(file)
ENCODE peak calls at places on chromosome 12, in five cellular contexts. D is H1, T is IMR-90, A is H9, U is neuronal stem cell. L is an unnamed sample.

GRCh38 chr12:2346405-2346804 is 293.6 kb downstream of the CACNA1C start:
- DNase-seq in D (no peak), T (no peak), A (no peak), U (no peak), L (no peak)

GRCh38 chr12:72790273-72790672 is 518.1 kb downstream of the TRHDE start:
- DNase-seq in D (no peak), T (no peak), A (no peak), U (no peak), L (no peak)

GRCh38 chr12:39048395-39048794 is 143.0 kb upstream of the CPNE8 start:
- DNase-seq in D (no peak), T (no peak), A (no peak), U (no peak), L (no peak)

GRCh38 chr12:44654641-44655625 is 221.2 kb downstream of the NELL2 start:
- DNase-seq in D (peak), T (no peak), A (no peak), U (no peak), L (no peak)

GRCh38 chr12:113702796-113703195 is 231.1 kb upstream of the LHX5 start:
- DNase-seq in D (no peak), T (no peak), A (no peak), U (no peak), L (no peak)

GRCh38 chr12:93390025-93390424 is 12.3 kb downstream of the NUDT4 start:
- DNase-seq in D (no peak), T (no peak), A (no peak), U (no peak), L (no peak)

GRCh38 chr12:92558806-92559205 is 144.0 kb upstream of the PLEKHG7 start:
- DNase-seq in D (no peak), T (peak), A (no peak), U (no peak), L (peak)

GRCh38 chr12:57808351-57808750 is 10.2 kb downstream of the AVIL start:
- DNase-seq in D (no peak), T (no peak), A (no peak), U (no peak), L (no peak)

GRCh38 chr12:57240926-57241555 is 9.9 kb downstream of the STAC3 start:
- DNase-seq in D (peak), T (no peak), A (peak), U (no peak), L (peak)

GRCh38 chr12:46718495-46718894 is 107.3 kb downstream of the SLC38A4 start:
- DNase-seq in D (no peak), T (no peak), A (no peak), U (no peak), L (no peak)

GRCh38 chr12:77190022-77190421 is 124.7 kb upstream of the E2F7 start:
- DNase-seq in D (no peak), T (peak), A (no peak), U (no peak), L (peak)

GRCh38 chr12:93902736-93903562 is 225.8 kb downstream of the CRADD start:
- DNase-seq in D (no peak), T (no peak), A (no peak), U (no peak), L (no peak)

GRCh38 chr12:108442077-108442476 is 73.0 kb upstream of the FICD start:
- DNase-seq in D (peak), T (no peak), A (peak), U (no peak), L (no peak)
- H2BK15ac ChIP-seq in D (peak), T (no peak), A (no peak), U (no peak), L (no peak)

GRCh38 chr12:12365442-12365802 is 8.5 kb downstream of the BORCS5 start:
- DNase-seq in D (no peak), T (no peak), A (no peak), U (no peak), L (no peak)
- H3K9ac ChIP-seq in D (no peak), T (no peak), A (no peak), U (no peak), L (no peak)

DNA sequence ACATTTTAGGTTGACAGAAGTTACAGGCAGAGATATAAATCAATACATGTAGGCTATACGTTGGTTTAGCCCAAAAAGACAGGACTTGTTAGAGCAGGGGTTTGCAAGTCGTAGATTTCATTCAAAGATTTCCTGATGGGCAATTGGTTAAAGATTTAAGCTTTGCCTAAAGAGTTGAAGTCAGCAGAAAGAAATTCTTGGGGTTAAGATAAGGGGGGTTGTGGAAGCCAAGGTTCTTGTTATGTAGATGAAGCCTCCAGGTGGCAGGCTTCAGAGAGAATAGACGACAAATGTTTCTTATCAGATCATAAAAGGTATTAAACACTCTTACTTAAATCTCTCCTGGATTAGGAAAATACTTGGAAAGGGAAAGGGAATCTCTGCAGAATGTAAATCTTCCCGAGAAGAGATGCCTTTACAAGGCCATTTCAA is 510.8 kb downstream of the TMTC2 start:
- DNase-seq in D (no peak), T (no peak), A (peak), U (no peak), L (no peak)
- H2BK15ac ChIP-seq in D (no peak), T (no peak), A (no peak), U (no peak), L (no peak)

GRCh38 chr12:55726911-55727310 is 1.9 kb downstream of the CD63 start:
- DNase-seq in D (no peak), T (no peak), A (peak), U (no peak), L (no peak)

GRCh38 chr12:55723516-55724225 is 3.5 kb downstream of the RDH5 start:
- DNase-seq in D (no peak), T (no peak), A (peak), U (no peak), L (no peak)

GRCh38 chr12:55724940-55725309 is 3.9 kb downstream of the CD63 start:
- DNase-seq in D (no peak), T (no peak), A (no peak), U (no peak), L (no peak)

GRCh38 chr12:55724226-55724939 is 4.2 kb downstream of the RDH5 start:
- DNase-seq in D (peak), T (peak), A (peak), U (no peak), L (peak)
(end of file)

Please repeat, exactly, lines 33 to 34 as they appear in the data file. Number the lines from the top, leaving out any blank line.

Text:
- DNase-seq in D (no peak), T (no peak), A (peak), U (no peak), L (no peak)
- H2BK15ac ChIP-seq in D (no peak), T (no peak), A (no peak), U (no peak), L (no peak)